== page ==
Remembering Walter E. Williams, Confederate Patriot
By Carole Hornsby Haynes, December 7, 2020
The legendary “freedom fighter,” brilliant economist, and long time columnist, Walter E. Williams died on December 2 at the age of 84. Brilliant, witty, and incisive, he was one of the most influential conservative thinkers of our time.
Professor Williams showed early in life that he would march to his own drumbeat when, after being drafted, he was “kicked out of the U.S. Army — not dishonorably discharged –for being too much of a smartass and independent thinker”
about the racial discrimination toward blacks. He refused to be labeled “African American,” saying that he used to be colored, then a negro, then black and he was jumping off the merry go round at that point.
He ignored political correctness about the ‘treasonous South” and proudly displayed the Confederate battle flag in his office. When presented with a certificate of appreciation in 1995 from the Sons of Confederate Veterans, he said his beloved grandmother in Virginia was “fiercely loyal to the Confederacy.” When visitors questioned Dr. Williams about why he as a black man would have a Confederate flag in his office, he said “it was to give him the opportunity to explain the virtues of secession to whoever asked about it.”
On July 22, Professor Williams wrote that Chairman of the Joint Chiefs of Staff General Mark Milley’s testimony before the House Armed Services Committee to rename Confederate-named military bases showed him to be historically ignorant. Milley denounced the South as he claimed, “The Confederacy, the American Civil War, was fought, and it was an act of rebellion. It was an act of treason, at the time, against the Union, against the Stars and Stripes, against the U.S. Constitution.”
Milley was parroting the propaganda that Southern secession and Confederate generals were treasonous. This has been repeated often enough that today most Americans believe states have no right to secede. Yet there is much evidence that the states came together in a voluntary agreement with secession viewed as an unalienable right to check the abuse by a central government.
Let’s look at the facts. Why would the colonies fight a bloody revolution to gain their independence from a tyrannical British government only to be bound eternally in another government with no safeguard to exit should the government change character?
There is absolutely no evidence that secession was illegal because it was not prohibited by the Constitution. Nor was there a need to prove the right of states to secede because under the 10th Amendment, “The powers not delegated to the United States by the Constitution, nor prohibited by it to the States, are reserved to the States respectively, or to the people.”
Nor did the Constitution sanction the federal government to force states to obey federal laws because that would be considered war on the offending state by the others.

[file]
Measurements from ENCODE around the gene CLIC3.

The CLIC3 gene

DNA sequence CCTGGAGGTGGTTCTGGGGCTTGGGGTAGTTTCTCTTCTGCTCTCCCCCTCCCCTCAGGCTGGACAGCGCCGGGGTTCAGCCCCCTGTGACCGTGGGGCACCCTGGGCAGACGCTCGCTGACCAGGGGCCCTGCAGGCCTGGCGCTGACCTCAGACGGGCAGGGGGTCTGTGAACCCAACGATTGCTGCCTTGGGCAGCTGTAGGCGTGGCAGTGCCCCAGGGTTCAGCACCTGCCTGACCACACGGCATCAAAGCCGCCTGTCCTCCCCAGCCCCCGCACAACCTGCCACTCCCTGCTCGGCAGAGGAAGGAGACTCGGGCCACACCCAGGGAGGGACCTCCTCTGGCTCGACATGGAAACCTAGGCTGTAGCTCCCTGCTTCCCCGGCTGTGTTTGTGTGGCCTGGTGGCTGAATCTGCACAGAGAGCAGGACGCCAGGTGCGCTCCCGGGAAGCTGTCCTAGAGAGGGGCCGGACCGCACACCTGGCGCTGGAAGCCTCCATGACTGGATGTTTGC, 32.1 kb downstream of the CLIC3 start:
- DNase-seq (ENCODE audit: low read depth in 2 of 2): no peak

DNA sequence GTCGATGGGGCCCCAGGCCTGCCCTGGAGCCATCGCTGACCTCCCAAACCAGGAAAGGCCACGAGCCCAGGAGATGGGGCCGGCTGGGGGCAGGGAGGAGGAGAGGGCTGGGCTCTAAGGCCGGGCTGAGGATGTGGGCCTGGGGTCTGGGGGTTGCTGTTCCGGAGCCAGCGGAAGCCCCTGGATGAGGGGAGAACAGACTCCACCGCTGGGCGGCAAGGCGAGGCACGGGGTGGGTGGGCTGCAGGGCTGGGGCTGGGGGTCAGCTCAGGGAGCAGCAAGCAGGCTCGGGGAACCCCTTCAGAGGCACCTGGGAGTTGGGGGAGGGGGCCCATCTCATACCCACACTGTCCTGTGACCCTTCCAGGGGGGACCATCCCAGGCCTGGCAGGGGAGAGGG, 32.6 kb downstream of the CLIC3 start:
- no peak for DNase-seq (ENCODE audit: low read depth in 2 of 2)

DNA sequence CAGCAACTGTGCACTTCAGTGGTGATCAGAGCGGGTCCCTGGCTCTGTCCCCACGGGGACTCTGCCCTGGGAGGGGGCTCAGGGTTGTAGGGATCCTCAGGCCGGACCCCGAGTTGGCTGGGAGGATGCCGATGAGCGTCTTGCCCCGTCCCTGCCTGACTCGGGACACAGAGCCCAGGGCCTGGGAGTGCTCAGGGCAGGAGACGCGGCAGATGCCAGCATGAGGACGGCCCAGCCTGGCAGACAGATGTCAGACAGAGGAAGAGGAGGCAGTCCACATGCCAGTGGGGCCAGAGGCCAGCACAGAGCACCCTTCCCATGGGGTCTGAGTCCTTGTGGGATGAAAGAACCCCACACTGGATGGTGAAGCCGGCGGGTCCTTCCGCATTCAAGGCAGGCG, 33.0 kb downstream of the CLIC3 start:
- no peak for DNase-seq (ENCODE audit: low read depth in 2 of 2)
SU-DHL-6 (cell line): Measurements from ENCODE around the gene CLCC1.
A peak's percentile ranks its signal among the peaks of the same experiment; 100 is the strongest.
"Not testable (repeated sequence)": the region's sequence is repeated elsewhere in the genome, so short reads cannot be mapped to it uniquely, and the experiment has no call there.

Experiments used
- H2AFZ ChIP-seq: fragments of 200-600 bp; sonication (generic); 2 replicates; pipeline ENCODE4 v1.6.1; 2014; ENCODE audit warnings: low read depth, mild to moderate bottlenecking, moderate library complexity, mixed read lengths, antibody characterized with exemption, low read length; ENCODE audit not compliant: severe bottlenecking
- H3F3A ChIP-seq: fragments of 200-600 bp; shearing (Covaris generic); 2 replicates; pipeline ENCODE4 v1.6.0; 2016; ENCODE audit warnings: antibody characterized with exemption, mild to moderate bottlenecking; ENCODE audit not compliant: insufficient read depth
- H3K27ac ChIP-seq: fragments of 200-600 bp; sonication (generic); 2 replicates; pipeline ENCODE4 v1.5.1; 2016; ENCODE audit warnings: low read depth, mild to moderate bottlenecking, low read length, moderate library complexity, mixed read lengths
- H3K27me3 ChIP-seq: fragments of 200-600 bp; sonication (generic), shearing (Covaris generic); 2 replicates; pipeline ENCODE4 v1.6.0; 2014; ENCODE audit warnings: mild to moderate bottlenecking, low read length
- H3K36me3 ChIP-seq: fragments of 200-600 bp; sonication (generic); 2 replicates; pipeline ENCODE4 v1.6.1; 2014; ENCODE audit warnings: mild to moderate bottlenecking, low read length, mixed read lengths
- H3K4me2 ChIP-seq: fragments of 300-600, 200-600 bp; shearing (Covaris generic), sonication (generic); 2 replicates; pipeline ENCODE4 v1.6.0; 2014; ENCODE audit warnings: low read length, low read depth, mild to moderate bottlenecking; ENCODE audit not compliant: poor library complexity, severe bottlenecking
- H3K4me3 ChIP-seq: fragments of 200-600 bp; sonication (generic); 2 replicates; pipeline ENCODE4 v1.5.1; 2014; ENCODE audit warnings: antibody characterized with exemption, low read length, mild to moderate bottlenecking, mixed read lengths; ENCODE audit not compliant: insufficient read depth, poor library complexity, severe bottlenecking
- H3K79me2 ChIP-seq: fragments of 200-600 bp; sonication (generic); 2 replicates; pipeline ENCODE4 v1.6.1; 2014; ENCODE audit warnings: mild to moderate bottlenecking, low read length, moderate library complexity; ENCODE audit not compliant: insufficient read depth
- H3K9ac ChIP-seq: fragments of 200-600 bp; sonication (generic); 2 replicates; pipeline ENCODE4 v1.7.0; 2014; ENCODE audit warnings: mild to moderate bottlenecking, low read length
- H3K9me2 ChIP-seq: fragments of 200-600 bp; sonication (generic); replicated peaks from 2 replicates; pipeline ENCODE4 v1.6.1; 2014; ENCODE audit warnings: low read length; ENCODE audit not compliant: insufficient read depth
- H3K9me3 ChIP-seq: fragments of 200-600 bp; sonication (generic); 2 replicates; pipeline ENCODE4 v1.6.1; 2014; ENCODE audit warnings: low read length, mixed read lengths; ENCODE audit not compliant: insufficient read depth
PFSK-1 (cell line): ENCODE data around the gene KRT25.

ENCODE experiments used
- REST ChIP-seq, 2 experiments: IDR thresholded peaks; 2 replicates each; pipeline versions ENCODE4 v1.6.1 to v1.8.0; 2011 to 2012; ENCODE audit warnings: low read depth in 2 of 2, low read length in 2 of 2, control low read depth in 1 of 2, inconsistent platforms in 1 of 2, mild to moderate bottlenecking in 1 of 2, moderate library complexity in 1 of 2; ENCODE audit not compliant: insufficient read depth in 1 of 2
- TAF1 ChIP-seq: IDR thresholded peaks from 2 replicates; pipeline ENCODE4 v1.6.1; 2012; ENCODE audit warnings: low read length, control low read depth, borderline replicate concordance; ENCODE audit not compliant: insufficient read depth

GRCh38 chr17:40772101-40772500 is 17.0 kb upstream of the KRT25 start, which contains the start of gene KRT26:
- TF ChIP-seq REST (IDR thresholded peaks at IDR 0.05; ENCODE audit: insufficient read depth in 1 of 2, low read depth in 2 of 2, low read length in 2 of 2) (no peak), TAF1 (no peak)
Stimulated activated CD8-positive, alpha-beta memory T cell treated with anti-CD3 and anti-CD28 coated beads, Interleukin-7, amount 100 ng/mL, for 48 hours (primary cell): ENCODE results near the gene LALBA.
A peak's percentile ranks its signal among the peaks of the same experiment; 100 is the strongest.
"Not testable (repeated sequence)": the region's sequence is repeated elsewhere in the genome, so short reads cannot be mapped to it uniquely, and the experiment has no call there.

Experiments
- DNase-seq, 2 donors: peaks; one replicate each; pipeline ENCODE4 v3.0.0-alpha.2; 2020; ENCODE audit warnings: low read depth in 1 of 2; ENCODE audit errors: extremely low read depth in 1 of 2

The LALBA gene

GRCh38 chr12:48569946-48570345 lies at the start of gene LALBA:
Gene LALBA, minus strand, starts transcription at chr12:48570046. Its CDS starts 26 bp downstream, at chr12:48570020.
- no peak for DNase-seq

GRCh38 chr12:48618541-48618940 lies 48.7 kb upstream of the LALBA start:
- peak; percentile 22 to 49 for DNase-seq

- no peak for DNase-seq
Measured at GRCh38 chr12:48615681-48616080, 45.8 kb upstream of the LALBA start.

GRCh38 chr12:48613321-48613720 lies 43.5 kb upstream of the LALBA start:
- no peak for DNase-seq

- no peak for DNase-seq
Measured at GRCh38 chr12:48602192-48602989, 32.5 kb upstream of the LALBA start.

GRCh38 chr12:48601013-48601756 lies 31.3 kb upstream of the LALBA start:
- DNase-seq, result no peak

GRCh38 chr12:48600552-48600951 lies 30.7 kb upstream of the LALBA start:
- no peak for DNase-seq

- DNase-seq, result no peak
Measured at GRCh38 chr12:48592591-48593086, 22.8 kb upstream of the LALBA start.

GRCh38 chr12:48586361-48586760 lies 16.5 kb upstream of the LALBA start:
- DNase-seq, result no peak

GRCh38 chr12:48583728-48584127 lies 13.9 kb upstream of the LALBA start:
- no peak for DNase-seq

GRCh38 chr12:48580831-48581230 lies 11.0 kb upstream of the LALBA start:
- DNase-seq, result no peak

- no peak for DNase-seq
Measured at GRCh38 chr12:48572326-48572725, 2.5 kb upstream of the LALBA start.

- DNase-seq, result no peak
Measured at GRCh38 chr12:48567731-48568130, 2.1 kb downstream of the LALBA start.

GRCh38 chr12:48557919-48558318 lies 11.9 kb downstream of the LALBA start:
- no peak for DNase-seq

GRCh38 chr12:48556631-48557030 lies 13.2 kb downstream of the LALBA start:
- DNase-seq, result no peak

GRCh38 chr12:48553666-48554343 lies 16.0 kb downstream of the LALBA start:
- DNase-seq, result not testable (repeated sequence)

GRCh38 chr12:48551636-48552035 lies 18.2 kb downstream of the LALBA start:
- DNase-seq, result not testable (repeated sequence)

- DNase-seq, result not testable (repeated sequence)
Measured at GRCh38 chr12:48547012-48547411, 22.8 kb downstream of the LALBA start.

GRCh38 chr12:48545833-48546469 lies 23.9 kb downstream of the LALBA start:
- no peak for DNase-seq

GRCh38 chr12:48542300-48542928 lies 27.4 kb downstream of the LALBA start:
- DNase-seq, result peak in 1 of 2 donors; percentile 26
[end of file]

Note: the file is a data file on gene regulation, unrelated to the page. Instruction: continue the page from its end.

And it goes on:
The right to secession is based on the philosophy of Thomas Jefferson and John Locke and the Declaration of Independence, “...whenever any Form of Government becomes destructive of the ends, it is the Right of the People to alter or abolish it, and to institute new Government...”
During the drafting of the Constitution, a proposal was made to suppress any state that tried to secede. That idea was soundly rejected. During the ratification debates and in ratification documents, states declared their right to dissolve their relationship with the United States. Fear of a federal usurpation of their powers brought narrow margins of ratification by Virginia, New York, Massachusetts and Rhode Island.
Alexis de Tocqueville noted in Democracy in America, “The Union was formed by the voluntary agreement of the States; in uniting together they have not forfeited their nationality, nor have they been reduced to the condition of one and the same people. If one of the states chooses to withdraw from the compact, it would be difficult to disapprove its right of doing so, and the Federal Government would have no means of maintaining its claims directly either by force or right.”
Numerous Northern newspapers argued for the right of secession. The New York Daily Tribune (Feb. 5, 1860) wrote, “If tyranny and despotism justified the Revolution of 1776, then we do not see why it would not justify the secession of Five Millions of Southrons from the Federal Union in 1861.” New York Times (March 21, 1861) held a similar sentiment, “There is a growing sentiment throughout the North in favor of letting the Gulf States go.”
The secessionist movement did not begin with the South. Combinations of New England states threatened secession five times because they believed the government’s policies were detrimental to their financial interests.
Secession was defended in both houses of Congress with Abraham Lincoln arguing in a 1848 speech to the U.S. House of Representatives that Texas had the right to secede from Mexico.
The term Civil War is a misnomer because a civil war is a struggle between two or more entities trying to take over a central government. The Confederates did not intend to take over the United States government anymore than the American Revolutionaries intended to take over Great Britain. Both wars were wars for independence.
Robert E. Lee, Stonewall Jackson, and other Confederate generals were fighting for Southern independence from the Union yet they are denounced as traitors. Should we also denounce General George Washington as a traitor because he fought for American independence from Great Britain?